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Title: Efficient Solvers for Nonlinear Problems in Imaging
Defense: Dissertation
Speaker: James L Herring of Emory University
Contact: James Herring, james.lincoln.herring@emory.edu
Date: 2018-05-16 at 3:00PM
Venue: W301
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Abstract:
Nonlinear inverse problems arise in numerous imaging applications, and solving them is often difficult due to ill-posedness and high computational cost. In this work, we introduce tailored solvers for several nonlinear inverse problems in imaging within a Gauss-Newton optimization framework.\\ \\ We develop a linearize and project (LAP) method for a class of nonlinear problems with two (or more) sets of coupled variables. At each iteration of the Gauss-Newton optimization, LAP linearizes the residual around the current iterate, eliminates one block of variables via a projection, and solves the resulting reduced dimensional problem for the Gauss-Newton step. The method is best suited for problems where the subproblem associated with one set of variables is comparatively well-posed or easy to solve. LAP supports iterative, direct, and hybrid regularization and supports element-wise bound constraints on all the blocks of variables. This offers various options for incorporating prior knowledge of a desired solution. We demonstrate the advantages of these characteristics with several numerical experiments. We test LAP for two and three dimensional problems in super resolution and MRI motion correction, two separable nonlinear least squares problems that are linear in one block of variables and nonlinear in the other. We also use LAP for image registration subject to local rigidity constraints, a problem that is nonlinear in all sets of variables. These two classes of problems demonstrate the utility and flexibility LAP method.\\ \\ We also implement an efficient Gauss-Newton optimization scheme for the problem of phase recovery in bispectral imaging, a univariate nonlinear inverse problem. Using a fixed approximate Hessian, matrix-reordering, and stored matrix factors, we accelerate the Gauss-Newton step solve, resulting in a second-order optimization method which outperforms first-order methods in terms of cost per iteration and solution quality.
Title: Computational and Predictive Models for Brain Imaging Studies
Seminar: Numerical Analysis and Scientific Computing
Speaker: Yi Hong of The University of Georgia
Contact: Lars Ruthotto, lruthotto@emory.edu
Date: 2018-05-04 at 2:00PM
Venue: W301
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Abstract:
Uncovering anatomical changes over time is important in understanding brain development, aging, and disease progression. Data for these studies, image and shape time series, have complex structures and are best treated as elements of non-Euclidean spaces. In this talk, I present our non-Euclidean models for image and shape regression to estimate the time-varying trend of a population by generalizing Euclidean regression and to predict a subject-specific trend by integrating image geometry with deep neural networks. I also introduce a complementary segmentation network that preprocesses image scans and accurately extracts the brain from both normal and pathological images. Our experimental results demonstrated the promise of our models in the study of normal brain aging and Alzheimer’s disease.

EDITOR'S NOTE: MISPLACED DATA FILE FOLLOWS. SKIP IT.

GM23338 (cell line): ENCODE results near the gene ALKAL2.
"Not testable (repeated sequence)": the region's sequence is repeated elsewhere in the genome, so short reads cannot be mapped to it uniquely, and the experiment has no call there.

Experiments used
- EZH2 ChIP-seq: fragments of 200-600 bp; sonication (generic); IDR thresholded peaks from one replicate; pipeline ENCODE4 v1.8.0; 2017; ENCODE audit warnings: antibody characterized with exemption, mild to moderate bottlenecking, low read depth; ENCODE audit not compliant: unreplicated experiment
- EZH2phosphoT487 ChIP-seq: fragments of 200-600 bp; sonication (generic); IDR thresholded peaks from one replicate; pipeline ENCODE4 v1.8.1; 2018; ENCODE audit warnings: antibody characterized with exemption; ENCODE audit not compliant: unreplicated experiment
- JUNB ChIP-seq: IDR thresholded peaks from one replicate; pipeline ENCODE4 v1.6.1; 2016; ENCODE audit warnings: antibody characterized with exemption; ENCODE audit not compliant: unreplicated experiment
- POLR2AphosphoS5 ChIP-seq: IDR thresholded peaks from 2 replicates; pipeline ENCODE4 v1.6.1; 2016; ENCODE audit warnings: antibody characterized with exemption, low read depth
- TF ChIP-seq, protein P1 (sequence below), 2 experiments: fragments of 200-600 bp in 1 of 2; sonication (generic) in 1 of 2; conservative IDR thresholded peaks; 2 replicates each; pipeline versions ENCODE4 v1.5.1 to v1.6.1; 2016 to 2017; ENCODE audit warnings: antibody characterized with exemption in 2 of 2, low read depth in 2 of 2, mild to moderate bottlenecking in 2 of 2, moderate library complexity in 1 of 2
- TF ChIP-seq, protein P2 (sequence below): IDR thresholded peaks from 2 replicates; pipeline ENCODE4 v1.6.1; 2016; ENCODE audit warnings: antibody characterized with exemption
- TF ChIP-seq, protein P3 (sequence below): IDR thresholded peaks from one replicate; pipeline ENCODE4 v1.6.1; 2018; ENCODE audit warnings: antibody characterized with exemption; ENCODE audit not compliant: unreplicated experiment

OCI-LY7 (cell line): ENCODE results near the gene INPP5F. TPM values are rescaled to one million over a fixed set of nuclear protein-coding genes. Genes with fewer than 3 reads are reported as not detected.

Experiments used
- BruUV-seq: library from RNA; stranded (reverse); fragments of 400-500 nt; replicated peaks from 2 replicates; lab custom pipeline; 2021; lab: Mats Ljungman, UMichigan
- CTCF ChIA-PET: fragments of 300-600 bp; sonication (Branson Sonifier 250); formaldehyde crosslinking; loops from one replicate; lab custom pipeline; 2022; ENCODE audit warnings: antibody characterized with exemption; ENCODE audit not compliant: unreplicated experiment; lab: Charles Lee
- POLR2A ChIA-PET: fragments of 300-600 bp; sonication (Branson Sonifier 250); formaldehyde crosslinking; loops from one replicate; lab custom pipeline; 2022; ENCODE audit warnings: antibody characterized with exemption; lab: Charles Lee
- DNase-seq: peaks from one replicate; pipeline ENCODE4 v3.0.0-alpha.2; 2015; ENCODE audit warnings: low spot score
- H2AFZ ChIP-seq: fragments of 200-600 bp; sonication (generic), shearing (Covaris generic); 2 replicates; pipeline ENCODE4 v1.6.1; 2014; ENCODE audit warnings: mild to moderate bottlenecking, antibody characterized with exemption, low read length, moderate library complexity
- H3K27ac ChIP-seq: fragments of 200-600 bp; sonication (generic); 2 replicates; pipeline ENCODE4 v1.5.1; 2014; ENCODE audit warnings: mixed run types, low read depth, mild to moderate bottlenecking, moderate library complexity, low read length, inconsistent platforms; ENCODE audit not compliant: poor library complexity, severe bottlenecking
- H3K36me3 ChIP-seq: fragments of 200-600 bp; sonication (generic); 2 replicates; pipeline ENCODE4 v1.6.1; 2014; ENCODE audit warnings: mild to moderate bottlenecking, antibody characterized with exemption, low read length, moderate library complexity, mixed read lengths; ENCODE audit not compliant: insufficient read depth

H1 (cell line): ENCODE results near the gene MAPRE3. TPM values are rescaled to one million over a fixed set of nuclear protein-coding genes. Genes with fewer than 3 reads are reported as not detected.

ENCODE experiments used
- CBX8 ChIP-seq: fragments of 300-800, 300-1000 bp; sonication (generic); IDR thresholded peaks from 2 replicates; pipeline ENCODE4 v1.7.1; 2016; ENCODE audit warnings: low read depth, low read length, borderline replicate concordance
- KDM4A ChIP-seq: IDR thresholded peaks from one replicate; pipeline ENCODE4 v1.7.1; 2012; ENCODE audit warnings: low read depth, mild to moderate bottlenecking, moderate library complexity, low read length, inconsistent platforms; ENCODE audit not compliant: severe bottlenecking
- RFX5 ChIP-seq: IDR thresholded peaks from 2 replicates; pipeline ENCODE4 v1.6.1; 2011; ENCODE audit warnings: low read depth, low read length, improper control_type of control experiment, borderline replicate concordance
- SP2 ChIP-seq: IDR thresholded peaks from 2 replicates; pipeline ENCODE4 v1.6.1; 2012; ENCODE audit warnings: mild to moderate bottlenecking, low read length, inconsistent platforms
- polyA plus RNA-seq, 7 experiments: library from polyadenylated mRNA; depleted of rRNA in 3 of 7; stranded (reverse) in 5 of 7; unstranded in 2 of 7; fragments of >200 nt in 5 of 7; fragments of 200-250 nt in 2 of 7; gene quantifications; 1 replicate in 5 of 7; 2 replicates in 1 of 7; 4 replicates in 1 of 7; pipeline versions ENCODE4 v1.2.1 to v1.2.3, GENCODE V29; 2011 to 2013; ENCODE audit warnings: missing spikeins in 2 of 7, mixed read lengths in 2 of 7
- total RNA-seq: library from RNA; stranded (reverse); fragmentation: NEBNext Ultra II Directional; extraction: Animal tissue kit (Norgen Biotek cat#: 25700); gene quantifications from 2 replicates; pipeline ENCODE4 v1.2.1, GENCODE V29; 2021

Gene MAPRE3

Title: Optimization Methods for Training Neural Networks
Colloquium: Computational Mathematics
Speaker: Jorge Nocedal of Northwestern University
Contact: Lars Ruthotto, lruthotto@emory.edu
Date: 2018-04-27 at 3:00PM
Venue: MSC E208
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Abstract:
Most high-dimensional nonconvex optimization problems cannot be solved to optimality. It has been observed, however, that deep neural networks have a benign geometry that permits standard optimization methods to find acceptable solutions. However, solution times can be exorbitant. In addition, not all minimizers of the neural network loss functions are equally desirable, as some lead to prediction systems with better generalization properties than others. In this talk we discuss classical and new optimization methods in the light of these observations, and conclude with some open questions. BIO: Jorge Nocedal is the Walter P. Murphy Professor in the Department of Industrial Engineering and Management Sciences at Northwestern University. His research is in optimization, both deterministic and stochastic, and with emphasis on very large-scale problems. His current work is driven by applications in machine learning. He is a SIAM Fellow, was awarded the 2012 George B. Dantzig Prize, and the 2017 Von Neumann Theory Prize for contributions to theory and algorithms of optimization.
Title: Lattice Point Counting and Arithmetic Statistics
Seminar: Algebra
Speaker: Frank Thorne of University of South Carolina
Contact: David Zureick-Brown, dzb@mathcs.emory.edu
Date: 2018-04-24 at 4:00PM
Venue: W304
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Abstract:
The Gauss Circle Problem asks how many lattice points are contained in a circle centered at the origin or radius R. A simple geometric argument establishes that this count is approximated by the area $\pi R^2$, with an error bounded by the perimeter $O(R)$. \\ ``Arithmetic statistics" is about arithmetic objects -- number fields, ideal class groups, and so on. Bhargava and many others have recently proved spectacular theorems by parametrizing such objects in terms of lattice points, and then using geometry to counting the lattice points. \\ Meanwhile, harmonic analysts have long known that you can do better than an error of $O(R)$ in Gauss's circle problem. I will describe a program to import such improvements into arithmetic statistics, and give an overview of the number theoretic results we hope to obtain. \\ This is ongoing joint work with Theresa Anderson and Takashi Taniguchi.